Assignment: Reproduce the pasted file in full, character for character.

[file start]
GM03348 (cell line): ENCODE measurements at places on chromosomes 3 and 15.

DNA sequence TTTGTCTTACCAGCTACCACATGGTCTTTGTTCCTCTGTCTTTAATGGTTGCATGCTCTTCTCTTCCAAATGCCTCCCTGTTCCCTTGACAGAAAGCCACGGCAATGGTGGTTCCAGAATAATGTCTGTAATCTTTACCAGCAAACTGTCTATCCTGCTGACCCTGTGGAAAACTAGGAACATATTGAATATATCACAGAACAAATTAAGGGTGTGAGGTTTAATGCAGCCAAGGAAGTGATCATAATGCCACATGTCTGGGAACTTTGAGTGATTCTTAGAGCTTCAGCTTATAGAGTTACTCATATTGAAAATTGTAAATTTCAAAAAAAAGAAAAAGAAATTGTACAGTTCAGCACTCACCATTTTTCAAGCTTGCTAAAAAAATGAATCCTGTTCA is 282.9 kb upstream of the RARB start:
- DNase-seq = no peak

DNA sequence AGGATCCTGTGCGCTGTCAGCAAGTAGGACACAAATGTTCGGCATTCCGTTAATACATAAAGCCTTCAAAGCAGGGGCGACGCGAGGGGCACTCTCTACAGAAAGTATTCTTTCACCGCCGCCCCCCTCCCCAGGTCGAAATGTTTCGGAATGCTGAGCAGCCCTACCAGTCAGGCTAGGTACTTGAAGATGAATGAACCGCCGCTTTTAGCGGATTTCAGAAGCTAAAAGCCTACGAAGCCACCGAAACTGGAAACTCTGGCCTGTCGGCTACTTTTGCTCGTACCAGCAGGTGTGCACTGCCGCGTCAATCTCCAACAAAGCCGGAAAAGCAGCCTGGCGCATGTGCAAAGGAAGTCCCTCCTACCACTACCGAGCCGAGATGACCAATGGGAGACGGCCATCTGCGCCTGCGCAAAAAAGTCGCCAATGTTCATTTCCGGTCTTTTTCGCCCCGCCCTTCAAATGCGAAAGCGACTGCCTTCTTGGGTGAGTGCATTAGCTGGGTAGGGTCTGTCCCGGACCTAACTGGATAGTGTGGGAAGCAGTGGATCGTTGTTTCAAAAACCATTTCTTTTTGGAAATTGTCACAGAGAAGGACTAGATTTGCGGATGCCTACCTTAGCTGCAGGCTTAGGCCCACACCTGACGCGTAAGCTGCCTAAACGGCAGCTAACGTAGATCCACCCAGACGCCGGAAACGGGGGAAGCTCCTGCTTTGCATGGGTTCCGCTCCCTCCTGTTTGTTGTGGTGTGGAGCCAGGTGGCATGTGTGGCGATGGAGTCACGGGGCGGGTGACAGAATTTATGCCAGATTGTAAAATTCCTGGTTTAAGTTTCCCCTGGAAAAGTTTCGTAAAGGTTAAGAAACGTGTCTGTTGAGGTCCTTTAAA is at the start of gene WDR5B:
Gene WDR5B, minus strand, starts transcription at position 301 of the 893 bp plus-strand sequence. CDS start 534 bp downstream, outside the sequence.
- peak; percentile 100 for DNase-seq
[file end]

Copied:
GM03348 (cell line): ENCODE measurements at places on chromosomes 3 and 15.

DNA sequence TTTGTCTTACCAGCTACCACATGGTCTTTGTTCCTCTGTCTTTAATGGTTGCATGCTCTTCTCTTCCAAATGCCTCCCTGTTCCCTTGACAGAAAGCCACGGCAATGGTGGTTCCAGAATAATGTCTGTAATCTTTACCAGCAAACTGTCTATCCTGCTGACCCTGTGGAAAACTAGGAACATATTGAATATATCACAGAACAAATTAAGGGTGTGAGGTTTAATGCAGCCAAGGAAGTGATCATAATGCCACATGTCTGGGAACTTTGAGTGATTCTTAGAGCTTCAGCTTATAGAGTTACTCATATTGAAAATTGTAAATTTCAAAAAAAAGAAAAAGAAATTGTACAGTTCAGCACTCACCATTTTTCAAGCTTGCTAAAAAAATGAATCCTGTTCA is 282.9 kb upstream of the RARB start:
- DNase-seq = no peak

DNA sequence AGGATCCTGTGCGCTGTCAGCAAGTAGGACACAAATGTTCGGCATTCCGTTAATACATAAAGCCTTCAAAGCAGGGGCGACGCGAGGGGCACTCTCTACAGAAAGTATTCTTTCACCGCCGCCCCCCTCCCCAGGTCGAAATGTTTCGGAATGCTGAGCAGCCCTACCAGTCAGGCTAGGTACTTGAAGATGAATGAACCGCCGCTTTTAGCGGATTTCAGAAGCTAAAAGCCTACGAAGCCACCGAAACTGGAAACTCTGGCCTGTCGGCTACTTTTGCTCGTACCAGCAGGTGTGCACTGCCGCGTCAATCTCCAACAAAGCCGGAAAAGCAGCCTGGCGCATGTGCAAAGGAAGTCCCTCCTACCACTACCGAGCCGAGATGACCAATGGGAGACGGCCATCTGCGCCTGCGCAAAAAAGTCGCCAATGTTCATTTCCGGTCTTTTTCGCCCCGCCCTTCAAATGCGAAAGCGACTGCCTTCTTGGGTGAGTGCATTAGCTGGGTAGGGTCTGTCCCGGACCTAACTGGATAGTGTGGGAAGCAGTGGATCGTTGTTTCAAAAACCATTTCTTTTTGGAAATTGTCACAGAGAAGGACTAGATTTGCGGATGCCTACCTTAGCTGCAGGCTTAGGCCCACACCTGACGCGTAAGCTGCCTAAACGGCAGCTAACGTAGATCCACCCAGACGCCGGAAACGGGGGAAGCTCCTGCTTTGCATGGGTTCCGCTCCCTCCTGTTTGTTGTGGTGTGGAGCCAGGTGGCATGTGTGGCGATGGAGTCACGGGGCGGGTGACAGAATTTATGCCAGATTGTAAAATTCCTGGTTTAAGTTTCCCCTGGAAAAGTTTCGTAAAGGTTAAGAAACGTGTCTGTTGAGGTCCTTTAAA is at the start of gene WDR5B:
Gene WDR5B, minus strand, starts transcription at position 301 of the 893 bp plus-strand sequence. CDS start 534 bp downstream, outside the sequence.
- peak; percentile 100 for DNase-seq